By Mia Von Scha, Transformational Coach, motivational speaker, children’s author, student to two Zen Masters (aka kids), avid cloud watcher and lover of life.
Sleep deprivation is a form of torture. We all know this, and yet as parents we somehow expect ourselves to go for months or years without sleep and still function (and even be wonderful, calm, kind people). I’m sorry, but if specially trained soldiers crack under this particular form of torture, what makes you think you will be any different?
So if your two, three, four or even seven year-old is still keeping you up at night, let’s look at some possible questions you can ask to get to the bottom of the problem.
Now step one would be to make sure there are no serious health complications keeping the child awake. A quick trip to the GP can set your mind at rest and get you started on the following investigations!
I always start by looking at the kids’ diets… what are they eating? Are they eating more carbohydrates than protein for instance? I would start by cutting out all sugar and refined carbs (wheat, flour, baked stuff etc) and increase fat and protein intake especially at night. It can also help to give a Magnesium supplement before bed (you can get these in a delicious syrup for kids, but please check with your healthcare advisor before adding supplements to your child’s diet).
Do you have a proper routine that you stick to daily? i.e. Dinner at a certain time followed by bath, story and bed? Do you start winding down in the afternoons? A consistent routine can help a child to settle more quickly and to adapt to change more easily.
How much TV are they exposed to? Television is highly stimulating. Definitely cut out TV right before bed (a bedtime story is much more calming), but you can even try cutting this out altogether and see if it makes a difference.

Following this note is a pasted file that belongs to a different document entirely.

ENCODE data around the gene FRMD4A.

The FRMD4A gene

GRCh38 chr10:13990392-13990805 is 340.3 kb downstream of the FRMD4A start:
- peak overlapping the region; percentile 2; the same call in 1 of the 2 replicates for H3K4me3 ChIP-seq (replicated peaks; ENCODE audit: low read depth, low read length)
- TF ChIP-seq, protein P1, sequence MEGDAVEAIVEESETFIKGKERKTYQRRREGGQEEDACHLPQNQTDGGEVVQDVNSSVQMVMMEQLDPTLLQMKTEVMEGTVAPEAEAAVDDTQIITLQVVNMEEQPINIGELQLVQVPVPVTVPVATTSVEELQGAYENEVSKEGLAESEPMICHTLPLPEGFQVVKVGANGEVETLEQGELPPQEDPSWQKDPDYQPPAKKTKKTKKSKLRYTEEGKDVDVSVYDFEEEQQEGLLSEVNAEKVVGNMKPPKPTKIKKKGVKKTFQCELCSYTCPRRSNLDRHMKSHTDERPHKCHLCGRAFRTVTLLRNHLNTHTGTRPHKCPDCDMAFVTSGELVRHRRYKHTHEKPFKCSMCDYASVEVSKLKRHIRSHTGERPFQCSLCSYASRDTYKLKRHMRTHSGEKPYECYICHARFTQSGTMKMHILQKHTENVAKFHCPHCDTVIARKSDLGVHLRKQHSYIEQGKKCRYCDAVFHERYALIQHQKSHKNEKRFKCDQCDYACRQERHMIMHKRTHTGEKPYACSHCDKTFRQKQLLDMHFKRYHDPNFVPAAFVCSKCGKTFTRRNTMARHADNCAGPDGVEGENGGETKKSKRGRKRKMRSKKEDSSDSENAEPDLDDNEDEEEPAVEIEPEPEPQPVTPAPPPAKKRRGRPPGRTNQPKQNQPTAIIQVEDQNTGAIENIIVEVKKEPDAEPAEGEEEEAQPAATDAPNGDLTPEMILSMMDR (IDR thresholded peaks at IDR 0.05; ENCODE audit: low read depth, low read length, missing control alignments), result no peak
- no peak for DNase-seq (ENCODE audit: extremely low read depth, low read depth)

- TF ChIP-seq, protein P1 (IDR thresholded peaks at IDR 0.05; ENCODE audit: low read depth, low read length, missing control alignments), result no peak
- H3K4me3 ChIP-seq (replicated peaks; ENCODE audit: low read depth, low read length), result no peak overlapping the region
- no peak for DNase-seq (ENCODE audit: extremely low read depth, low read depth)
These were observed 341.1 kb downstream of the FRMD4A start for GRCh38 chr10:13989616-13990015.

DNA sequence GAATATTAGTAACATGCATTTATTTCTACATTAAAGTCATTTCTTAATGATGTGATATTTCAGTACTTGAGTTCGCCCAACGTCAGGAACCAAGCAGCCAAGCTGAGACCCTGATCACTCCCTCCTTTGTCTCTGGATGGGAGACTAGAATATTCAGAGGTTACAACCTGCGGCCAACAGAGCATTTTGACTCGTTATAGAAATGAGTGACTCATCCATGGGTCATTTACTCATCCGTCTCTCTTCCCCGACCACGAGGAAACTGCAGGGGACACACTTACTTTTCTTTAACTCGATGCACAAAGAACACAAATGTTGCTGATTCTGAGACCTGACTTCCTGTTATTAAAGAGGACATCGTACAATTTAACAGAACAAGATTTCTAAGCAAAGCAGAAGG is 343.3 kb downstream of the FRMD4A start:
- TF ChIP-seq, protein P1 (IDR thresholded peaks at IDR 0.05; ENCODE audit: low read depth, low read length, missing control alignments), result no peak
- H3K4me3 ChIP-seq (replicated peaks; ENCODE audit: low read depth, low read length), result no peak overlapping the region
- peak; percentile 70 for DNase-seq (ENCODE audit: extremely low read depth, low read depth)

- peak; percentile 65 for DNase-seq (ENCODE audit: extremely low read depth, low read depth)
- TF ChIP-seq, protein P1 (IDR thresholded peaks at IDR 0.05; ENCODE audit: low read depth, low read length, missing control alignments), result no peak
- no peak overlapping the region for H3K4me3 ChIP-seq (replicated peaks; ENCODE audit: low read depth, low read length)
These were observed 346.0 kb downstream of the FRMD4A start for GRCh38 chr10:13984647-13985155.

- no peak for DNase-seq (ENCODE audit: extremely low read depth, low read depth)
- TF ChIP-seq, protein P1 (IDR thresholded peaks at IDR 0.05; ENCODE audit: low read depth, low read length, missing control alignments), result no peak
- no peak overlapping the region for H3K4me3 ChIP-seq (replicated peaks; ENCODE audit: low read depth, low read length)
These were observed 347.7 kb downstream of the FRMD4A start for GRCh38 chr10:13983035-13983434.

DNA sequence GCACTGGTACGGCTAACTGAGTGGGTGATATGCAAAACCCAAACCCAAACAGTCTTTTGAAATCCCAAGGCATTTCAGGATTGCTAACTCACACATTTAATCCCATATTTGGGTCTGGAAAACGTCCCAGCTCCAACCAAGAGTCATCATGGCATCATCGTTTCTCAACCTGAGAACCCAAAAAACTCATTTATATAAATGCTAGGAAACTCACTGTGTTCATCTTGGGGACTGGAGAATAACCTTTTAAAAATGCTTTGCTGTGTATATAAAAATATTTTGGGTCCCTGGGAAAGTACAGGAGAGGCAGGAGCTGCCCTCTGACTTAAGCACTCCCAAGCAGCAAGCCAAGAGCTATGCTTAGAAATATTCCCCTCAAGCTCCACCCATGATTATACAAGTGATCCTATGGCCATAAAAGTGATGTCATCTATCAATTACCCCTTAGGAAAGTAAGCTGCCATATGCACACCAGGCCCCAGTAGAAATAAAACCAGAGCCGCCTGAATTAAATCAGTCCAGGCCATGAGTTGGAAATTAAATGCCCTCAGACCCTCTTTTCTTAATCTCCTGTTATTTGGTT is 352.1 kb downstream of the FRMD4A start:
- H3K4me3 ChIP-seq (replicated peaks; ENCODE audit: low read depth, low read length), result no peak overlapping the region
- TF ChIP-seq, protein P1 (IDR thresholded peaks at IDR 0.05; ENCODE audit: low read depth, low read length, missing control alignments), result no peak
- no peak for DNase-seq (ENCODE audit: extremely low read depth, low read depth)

Have they always slept less than other babies? Do they still have a daytime nap? With an older child you can try cutting this out – if they make it through the afternoon in a generally happy state, then leave the nap. If not, add it back in. My kids stopped their daytime nap at 18 months and were perfectly happy without it (and then slept well at night), so don’t always believe that a child needs a daytime nap until they are 4 or 5. What time do they go to bed? What time do they wake up? Do they then seem tired or ok? Some children need less sleep, and putting them to bed before they’re ready is a recipe for disaster!
If your child is keeping you awake tossing and turning in your bed, then you need to ask… Have they always slept in your bed? Do they feel safe in their own room? Is there something they need to help them feel more comfortable/safe there? Keep in mind that as adults we generally share a room with a partner and even then we still sometimes get scared in the night and yet we expect a 5-year-old to cope on their own. Do they go to sleep in their own room and then come to you? It may help to lie down with them in their own room until they fall asleep and then do this every time they wake in the night and come to your room – I know it’s time consuming and frustrating especially if you’re sleep deprived, but worth it in the long run. Or if you’d like to keep your child in your room, but still get some sleep, consider having their cot or mattress in your room but not necessarily having them in your bed!
There are so many possible factors involved when it comes to children not sleeping, that it is worth doing some investigating to find out where things have gone awry. Hopefully these questions will help you to get started. It is then also worth examining your own belief systems around what is enough sleep, when kids should sleep and where, and whether your needs are less important than theirs.
Happy families are a balancing act of making sure that both the parents and children’s needs are being met, and your need for sleep is essential not only to your own well-being, but to the well-being of the entire family. Keep this in mind as you investigate.
And sleep tight!